Physician trauma: How med schools and hospitals are addressing the problem

A growing number of medical schools and hospitals are taking measures to help physicians experiencing job-related trauma, according to AAMCNews.

Physicians have traditionally been expected to stay stoic amid traumatic events. Yet a 2019 meta-analysis found over two-thirds of providers involved in adverse clinical events had troubling memories, anxiety, anger, remorse and distress. Some institutions, including medical schools and hospitals, are launching creative initiatives to respond to physicians' struggles.

For example, Temple University Lewis Katz School of Medicine has worked to foster "learning communities," which encourage students to reflect on their experiences starting in their first year of medical school. Temple also holds "Story Slams," which allow students, residents and faculty to publicly reflect on traumatic events.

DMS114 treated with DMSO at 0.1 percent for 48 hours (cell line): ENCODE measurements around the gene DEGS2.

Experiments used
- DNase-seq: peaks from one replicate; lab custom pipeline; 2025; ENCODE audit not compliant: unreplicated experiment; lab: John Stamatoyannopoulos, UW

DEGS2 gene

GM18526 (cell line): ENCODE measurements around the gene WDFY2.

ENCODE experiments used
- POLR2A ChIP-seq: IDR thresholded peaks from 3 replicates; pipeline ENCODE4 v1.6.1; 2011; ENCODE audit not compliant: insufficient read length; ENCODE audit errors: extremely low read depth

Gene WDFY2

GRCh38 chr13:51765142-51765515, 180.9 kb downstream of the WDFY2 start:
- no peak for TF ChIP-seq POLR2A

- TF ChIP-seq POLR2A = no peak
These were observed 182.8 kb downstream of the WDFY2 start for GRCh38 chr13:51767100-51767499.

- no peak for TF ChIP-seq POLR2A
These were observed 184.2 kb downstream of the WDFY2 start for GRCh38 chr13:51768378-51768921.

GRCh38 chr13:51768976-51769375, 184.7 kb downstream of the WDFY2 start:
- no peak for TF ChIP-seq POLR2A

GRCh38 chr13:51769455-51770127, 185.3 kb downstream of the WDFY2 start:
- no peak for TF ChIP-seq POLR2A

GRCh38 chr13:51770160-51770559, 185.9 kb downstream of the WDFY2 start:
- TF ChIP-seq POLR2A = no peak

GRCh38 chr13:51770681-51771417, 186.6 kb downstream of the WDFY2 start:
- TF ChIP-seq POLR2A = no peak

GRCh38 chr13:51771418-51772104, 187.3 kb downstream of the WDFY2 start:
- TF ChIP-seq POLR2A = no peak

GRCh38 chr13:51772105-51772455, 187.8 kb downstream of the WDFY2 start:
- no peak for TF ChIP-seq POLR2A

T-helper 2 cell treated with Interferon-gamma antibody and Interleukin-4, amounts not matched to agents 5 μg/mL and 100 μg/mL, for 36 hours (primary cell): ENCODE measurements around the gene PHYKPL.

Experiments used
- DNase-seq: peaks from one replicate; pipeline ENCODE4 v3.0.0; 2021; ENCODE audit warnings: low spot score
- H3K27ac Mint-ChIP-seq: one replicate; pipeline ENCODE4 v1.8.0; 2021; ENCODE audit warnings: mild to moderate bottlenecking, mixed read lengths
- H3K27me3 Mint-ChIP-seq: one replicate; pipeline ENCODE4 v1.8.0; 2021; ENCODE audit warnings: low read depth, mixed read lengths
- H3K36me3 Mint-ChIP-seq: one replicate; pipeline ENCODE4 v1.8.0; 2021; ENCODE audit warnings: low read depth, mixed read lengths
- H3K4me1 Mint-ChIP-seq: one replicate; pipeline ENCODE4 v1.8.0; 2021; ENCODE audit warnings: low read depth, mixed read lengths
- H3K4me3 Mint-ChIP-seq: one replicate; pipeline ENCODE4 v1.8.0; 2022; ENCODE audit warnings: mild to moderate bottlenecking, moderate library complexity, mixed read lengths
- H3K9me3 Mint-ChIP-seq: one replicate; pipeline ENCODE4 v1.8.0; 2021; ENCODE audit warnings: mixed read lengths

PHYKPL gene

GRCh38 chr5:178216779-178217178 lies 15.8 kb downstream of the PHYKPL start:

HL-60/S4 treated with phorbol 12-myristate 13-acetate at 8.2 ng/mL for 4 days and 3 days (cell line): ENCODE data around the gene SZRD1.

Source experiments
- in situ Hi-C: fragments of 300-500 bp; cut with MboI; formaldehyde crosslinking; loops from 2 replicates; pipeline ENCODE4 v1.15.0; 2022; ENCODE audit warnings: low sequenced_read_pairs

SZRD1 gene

In another example, Brigham and Women's Hospital in Braintree, Mass., launched its Center for Professionalism and Peer Support in 2008. The program is dedicated to fostering caregivers' well-being so they can better care for patients. The program's peer support group reaches out to anyone involved in potentially stressful situations, which helps destigmatize providers' struggles with mental health and encourages them to speak up when they need help.

Click here to read about other institutions' solutions to the problem of physician trauma.

More articles on physicians and integration issues:
Dr. Eric Topol: Physicians need a medical association not focused on business
Med schools should assess students on empathy, researchers say
Inaugural class starts tuition-free at NYU Long Island School of Medicine

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